Salima Omwenga, Investigative Intern, Public Defender Service for District of Columbia
Class Year: 2021
What was a typical week like in your internship position?
Every week varies as the team of interns are responsible for assisting in the investigative process for cases. Our tasks include conducting phone interviews, drafting memos for the attorney, collecting medical records and school records, and conducting online searches including articles, social media, and video media (YouTube, Podcast, etc.)
What do you enjoy most about your current position?
I enjoy being able to analyze a case and assist in the actual investigation. I appreciate that my fellow interns and I are entrusted with real responsibilities that greatly impact our client’s cases. I appreciate the team-work and the great communication especially since there was a strong likelihood of a communication strain as we are operating virtually.
How did your coursework help you in your internship?
My coursework helped provide a strong foundation in writing which is very helpful when writing memos. In addition, my coursework has also helped me increase my critical thinking skills which are vital to excel in the investigative intern position as oftentimes you must be creative and strategic to find the information you need.
How did you locate your internship position?
A former professor of mine is an attorney at PDS and through him I found out about the internship program and I decided to apply.
Advice for students:
Interning has been one of my favorite components to my college education. I will say if you are considering it and are unsure of how you will fit it into your degree program, if there is a will there is a way. Don’t be afraid of taking an extra semester to gain this experience because there is so much one could learn as opposed to simply just sitting in a classroom. I would ensure that the internships you apply for provide you with as much hands on experience as possible. Make sure that the job description allows you to dive into the core activities of the company/organization rather than just making copies or making a coffee run. During your internship, maximize your opportunities by asking questions, learning about how individuals at the organization or company started their careers, make connections outside of your department or direct colleagues. Collect the names and contact information from those you worked with as well as individuals you believe you see yourself connected with after the internship and create a spreadsheet (using Airtable, Google Sheets, Microsoft Excel, etc.). That way, you aren’t solely relying on your brain to remember their names and you have all the information stored in an easily accessible place, instead of just storing the information in your phone where it could easily be lost. It’s amazing how many opportunities can come from leveraging your already existing network so don’t be afraid to build one by keeping in touch after your internship is complete!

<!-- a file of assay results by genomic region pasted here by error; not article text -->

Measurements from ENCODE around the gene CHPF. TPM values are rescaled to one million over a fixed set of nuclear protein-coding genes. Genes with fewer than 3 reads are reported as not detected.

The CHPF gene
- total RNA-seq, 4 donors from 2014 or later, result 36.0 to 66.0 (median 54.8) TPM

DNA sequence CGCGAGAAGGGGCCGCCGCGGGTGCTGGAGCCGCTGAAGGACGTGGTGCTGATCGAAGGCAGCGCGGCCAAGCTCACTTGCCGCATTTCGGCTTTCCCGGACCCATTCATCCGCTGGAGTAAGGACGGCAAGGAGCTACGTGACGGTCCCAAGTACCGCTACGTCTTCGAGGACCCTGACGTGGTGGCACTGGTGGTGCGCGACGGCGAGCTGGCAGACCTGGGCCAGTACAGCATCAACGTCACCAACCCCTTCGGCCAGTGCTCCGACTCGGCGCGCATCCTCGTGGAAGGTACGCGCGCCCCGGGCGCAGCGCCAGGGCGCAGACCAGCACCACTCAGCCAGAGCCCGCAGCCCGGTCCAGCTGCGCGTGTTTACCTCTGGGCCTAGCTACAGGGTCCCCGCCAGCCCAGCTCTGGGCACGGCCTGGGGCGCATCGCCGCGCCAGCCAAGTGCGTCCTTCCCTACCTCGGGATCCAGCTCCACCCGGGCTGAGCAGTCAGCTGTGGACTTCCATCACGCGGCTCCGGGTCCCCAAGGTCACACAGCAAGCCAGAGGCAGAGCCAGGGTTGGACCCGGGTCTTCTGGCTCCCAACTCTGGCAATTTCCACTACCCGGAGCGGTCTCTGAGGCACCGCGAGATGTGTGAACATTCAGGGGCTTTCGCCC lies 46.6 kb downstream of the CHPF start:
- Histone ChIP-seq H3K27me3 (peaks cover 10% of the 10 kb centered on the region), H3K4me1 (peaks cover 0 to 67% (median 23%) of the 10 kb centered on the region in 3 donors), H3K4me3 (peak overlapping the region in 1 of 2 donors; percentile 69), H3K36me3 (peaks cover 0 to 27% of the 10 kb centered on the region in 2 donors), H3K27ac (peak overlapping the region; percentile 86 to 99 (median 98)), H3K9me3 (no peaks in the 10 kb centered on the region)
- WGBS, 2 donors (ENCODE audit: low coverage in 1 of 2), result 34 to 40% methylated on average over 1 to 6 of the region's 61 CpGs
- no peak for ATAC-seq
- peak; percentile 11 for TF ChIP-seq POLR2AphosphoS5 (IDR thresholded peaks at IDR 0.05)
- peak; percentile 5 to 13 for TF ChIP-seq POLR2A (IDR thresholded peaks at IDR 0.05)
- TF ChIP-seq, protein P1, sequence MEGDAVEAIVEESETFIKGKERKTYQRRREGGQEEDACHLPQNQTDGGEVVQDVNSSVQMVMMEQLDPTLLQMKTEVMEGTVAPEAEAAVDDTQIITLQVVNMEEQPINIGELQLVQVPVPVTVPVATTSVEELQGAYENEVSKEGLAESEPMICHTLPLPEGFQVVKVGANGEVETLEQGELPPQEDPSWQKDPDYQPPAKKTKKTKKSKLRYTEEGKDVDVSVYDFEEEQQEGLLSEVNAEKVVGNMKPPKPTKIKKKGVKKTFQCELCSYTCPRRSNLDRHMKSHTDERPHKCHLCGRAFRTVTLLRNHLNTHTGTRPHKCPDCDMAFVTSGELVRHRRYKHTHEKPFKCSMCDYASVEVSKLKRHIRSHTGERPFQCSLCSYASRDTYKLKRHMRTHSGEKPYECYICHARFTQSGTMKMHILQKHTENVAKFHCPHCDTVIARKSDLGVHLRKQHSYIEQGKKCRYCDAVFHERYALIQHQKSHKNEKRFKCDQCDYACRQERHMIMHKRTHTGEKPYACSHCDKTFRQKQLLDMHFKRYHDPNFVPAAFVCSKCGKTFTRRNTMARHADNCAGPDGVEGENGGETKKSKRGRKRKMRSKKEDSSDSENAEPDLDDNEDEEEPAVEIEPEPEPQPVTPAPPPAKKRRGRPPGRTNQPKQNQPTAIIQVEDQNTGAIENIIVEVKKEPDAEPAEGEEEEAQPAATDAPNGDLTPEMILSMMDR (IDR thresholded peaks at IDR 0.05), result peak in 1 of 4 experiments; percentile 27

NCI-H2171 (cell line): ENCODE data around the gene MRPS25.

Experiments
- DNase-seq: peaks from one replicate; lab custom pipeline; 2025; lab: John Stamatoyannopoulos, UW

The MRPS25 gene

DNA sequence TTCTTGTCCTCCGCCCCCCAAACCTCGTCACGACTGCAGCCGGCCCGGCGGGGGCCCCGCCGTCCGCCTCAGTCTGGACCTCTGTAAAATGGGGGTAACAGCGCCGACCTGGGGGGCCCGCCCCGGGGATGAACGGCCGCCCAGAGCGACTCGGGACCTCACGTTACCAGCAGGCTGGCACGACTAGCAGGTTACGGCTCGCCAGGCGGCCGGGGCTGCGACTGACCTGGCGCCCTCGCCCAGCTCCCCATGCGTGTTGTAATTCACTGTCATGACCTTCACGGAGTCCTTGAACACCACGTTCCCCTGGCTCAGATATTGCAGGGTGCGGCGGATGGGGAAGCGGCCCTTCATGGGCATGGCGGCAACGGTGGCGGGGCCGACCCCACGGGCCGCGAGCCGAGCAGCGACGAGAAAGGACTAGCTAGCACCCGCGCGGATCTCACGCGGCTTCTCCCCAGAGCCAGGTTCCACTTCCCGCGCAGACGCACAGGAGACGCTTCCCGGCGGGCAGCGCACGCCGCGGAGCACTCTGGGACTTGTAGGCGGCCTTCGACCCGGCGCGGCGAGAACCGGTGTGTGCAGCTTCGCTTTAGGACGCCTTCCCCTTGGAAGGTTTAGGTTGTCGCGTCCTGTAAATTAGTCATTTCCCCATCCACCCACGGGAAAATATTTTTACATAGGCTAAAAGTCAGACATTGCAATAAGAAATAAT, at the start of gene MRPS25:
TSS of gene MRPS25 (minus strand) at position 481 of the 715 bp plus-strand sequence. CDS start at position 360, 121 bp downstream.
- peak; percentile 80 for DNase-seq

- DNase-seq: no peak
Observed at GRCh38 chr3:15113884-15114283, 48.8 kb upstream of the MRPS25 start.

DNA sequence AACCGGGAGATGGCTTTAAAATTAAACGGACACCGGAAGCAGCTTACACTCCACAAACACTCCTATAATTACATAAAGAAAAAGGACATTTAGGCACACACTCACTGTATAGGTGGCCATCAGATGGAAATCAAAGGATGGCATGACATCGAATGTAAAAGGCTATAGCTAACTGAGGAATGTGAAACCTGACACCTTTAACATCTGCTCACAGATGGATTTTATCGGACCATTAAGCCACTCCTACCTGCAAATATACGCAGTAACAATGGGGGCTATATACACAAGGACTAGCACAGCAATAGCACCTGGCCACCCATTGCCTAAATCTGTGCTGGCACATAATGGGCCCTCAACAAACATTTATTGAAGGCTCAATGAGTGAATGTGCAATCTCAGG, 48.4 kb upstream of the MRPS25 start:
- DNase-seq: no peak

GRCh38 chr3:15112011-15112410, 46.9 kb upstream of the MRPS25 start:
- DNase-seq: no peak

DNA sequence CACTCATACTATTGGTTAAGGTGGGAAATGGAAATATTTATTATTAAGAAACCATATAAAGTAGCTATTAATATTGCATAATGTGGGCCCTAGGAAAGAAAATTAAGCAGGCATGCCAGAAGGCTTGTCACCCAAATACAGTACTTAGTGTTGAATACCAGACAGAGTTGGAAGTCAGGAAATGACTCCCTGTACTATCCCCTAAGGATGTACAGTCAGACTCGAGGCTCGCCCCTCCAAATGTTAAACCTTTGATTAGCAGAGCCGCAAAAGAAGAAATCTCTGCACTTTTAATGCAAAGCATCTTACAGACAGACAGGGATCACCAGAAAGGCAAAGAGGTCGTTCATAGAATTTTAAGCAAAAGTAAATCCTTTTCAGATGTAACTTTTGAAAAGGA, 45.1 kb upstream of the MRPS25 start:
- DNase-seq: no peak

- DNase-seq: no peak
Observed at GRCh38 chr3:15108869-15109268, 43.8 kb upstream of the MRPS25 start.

Interning is a great experience and I know oftentimes people are reluctant especially if the internship is unpaid. There are plenty of grants available for students who would like to intern but are unable to accept an unpaid position. Do not be afraid to ask for a stipend or additional financial assistance if the internship you desire is an unpaid one. I believe unpaid internships are becoming more of a thing of the past, however, there are probably still many opportunities out there that are currently unpaid and that shouldn’t mean they are unattainable.